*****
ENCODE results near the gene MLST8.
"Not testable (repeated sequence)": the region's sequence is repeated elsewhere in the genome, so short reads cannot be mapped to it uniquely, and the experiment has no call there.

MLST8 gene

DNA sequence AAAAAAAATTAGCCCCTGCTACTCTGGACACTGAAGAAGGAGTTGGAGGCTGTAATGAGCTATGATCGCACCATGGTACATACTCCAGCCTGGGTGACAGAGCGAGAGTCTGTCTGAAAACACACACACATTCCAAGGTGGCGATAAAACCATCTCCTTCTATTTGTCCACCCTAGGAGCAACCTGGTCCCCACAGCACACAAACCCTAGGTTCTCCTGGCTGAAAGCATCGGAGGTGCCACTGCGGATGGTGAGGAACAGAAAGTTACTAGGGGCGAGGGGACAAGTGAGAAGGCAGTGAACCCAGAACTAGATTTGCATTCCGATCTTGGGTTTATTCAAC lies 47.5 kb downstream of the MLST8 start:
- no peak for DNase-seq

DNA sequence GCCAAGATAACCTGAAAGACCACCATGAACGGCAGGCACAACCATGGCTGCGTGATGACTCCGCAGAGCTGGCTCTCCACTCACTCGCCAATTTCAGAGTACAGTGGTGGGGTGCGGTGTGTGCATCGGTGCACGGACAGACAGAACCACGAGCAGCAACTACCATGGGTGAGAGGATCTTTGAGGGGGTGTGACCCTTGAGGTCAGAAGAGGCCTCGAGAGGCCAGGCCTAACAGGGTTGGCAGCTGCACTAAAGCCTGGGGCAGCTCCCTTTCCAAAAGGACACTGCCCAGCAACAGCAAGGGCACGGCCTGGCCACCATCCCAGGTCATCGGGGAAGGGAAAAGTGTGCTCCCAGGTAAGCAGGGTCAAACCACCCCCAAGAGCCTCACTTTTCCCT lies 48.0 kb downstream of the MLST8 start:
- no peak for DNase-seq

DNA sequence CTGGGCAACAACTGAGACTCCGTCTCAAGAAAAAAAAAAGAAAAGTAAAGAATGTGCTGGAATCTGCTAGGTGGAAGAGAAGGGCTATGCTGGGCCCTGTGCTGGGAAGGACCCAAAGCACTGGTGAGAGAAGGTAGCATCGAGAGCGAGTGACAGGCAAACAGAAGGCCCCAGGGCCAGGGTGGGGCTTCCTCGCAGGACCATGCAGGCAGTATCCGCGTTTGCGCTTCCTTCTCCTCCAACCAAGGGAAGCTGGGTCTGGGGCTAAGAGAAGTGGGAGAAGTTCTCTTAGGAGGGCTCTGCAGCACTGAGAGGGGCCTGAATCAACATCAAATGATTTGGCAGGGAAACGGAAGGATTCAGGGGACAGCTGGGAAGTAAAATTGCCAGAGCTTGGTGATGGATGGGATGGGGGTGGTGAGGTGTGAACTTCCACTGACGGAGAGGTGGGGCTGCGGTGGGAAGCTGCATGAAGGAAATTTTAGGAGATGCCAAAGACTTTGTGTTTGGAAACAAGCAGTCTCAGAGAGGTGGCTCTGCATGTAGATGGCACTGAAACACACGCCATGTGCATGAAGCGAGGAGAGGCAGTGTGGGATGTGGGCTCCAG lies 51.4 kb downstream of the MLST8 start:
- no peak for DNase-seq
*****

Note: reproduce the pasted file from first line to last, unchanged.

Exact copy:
ENCODE results near the gene MLST8.
"Not testable (repeated sequence)": the region's sequence is repeated elsewhere in the genome, so short reads cannot be mapped to it uniquely, and the experiment has no call there.

MLST8 gene

DNA sequence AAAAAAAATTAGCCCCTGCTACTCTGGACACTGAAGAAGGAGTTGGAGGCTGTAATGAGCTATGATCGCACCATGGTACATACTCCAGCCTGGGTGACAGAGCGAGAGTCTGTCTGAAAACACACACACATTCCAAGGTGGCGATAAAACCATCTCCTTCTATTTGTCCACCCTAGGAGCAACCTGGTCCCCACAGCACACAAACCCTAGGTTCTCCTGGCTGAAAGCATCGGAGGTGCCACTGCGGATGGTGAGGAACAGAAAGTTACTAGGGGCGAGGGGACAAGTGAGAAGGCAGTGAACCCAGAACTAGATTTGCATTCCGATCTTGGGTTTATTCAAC lies 47.5 kb downstream of the MLST8 start:
- no peak for DNase-seq

DNA sequence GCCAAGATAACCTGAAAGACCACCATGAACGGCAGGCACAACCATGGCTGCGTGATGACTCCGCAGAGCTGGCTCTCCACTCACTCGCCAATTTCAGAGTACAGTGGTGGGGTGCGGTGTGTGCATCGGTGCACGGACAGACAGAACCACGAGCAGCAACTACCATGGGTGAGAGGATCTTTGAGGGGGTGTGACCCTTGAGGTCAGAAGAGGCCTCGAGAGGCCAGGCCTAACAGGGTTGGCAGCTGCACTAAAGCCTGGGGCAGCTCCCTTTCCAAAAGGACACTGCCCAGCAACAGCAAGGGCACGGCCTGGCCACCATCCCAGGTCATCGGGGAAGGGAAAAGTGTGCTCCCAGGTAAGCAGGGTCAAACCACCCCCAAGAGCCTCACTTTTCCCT lies 48.0 kb downstream of the MLST8 start:
- no peak for DNase-seq

DNA sequence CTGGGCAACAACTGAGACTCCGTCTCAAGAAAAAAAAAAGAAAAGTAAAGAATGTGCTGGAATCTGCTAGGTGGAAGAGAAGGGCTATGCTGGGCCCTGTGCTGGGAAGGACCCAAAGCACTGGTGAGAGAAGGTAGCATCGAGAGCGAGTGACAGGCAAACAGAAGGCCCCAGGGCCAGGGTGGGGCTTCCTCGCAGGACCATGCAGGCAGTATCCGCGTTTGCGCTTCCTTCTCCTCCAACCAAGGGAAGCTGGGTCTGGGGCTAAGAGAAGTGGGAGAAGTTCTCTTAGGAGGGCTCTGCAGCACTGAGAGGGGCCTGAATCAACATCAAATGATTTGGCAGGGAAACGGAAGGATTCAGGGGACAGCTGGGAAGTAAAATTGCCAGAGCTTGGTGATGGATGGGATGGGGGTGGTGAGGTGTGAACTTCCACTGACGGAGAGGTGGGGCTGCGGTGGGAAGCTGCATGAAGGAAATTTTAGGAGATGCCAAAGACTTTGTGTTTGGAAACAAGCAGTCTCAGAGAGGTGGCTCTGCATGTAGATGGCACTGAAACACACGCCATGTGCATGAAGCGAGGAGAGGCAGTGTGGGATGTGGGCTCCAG lies 51.4 kb downstream of the MLST8 start:
- no peak for DNase-seq